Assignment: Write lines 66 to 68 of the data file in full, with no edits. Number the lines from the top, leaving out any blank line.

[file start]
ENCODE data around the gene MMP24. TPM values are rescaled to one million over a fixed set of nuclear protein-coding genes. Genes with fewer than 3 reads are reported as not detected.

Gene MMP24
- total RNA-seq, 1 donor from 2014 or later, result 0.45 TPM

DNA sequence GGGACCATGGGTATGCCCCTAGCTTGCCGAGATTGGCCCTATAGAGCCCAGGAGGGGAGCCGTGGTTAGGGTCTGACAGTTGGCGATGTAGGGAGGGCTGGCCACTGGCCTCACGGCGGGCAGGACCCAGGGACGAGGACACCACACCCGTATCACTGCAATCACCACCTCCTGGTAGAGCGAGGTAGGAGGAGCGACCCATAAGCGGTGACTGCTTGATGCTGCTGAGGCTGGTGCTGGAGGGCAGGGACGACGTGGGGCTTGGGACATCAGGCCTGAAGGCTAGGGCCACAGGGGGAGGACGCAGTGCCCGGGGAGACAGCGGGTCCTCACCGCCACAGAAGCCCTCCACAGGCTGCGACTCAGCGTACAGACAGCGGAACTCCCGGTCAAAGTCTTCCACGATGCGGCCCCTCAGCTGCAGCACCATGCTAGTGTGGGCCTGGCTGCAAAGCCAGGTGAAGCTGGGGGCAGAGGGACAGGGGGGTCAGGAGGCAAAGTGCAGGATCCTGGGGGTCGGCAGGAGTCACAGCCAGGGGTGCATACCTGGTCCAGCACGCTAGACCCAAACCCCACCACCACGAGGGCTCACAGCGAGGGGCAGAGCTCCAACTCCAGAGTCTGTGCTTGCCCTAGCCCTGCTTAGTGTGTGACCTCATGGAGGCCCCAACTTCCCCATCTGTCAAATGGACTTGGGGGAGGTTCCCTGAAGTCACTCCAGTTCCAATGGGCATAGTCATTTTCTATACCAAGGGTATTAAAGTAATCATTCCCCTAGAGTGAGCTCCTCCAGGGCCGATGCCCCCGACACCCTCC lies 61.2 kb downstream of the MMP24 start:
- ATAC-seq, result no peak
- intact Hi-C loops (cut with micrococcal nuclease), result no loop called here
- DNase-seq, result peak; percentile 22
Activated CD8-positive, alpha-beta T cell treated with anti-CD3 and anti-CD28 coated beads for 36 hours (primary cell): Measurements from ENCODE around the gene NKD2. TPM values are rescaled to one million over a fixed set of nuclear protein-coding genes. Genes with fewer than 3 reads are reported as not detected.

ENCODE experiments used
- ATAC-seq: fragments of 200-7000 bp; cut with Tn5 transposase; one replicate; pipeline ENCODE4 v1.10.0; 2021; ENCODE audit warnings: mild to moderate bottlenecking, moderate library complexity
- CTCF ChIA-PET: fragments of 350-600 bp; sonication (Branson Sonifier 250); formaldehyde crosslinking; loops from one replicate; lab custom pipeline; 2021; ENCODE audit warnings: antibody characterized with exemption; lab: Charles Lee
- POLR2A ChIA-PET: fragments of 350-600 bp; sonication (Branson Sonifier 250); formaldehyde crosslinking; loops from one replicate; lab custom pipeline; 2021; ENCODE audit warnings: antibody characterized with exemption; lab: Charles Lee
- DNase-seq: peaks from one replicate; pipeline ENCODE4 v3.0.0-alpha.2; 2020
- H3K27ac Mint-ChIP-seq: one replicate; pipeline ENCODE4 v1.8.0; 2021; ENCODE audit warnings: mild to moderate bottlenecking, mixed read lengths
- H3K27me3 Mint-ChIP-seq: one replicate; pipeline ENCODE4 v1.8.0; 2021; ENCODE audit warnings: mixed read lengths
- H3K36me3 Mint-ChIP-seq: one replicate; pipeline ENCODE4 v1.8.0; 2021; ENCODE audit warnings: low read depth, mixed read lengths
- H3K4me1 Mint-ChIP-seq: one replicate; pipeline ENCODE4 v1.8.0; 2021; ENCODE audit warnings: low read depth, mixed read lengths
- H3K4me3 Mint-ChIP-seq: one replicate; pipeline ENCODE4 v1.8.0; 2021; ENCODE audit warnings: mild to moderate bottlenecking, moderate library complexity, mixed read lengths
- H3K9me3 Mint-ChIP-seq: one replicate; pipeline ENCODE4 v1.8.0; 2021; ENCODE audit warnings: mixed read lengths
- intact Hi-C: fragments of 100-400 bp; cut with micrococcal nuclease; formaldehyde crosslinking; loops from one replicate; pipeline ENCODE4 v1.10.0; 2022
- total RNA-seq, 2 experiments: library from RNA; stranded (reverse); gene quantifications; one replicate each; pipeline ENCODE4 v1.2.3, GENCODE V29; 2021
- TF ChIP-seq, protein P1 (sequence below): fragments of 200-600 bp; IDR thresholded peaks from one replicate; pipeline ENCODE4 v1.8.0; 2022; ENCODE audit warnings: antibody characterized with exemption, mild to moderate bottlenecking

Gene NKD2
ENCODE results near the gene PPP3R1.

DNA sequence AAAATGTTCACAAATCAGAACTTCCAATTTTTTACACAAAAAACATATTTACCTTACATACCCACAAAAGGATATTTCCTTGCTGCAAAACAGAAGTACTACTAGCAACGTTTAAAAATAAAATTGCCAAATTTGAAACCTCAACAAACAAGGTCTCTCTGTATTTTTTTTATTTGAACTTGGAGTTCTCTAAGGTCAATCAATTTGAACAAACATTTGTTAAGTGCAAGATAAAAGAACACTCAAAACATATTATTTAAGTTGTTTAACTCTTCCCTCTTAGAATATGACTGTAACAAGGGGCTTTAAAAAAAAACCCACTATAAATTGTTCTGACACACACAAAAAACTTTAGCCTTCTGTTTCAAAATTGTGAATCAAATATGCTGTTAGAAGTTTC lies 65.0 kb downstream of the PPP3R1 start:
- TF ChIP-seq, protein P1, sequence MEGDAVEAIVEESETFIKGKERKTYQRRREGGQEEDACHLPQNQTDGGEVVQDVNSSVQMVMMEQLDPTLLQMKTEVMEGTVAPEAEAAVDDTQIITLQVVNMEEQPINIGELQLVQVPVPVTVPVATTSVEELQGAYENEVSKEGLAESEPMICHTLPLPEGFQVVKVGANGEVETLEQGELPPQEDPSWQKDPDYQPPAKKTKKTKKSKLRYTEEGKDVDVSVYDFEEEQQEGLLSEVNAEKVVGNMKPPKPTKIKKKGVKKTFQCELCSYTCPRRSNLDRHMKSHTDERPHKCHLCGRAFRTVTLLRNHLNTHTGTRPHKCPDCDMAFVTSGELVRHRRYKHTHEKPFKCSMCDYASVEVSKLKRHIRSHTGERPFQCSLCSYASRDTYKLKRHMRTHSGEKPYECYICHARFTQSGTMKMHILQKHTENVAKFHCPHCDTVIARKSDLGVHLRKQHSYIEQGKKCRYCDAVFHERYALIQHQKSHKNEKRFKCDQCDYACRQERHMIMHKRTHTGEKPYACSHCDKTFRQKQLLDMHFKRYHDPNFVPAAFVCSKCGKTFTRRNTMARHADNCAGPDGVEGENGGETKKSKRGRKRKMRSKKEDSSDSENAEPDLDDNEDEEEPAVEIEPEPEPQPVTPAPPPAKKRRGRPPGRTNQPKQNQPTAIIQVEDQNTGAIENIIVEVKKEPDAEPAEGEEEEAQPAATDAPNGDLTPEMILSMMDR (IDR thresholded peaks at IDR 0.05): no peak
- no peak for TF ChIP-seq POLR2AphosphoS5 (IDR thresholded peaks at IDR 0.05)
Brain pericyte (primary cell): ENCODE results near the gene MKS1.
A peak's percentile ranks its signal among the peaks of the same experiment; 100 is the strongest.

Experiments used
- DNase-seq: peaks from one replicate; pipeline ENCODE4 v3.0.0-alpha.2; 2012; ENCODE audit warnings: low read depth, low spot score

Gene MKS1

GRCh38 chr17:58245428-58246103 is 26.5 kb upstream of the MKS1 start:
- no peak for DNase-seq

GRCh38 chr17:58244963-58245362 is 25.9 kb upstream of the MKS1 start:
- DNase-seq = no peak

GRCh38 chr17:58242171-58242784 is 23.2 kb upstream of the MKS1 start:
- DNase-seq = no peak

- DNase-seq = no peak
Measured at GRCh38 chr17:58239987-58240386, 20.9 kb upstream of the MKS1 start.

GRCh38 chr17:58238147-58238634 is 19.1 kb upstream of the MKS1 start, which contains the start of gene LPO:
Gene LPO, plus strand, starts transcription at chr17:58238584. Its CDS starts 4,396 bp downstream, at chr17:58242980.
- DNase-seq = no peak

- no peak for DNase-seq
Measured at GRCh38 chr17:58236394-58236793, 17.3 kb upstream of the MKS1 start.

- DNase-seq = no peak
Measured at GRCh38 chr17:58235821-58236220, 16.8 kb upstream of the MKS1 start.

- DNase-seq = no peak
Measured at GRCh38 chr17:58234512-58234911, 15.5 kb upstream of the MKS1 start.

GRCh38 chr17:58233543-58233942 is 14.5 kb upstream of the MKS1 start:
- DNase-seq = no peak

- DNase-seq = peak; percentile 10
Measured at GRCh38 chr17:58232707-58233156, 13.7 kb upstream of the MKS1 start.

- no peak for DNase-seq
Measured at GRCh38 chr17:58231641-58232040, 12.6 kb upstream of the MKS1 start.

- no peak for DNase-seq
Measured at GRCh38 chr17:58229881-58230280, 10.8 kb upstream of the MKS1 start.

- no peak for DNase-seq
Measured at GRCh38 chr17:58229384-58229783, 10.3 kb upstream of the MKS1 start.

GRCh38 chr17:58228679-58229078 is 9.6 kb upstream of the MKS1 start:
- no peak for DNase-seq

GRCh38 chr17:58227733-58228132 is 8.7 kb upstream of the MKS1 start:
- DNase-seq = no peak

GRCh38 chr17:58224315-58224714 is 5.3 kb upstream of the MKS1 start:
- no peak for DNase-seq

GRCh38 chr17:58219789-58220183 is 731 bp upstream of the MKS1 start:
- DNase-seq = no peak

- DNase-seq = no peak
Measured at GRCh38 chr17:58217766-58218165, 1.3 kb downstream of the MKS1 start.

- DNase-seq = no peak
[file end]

GRCh38 chr17:58219789-58220183 is 731 bp upstream of the MKS1 start:
- DNase-seq = no peak

- DNase-seq = no peak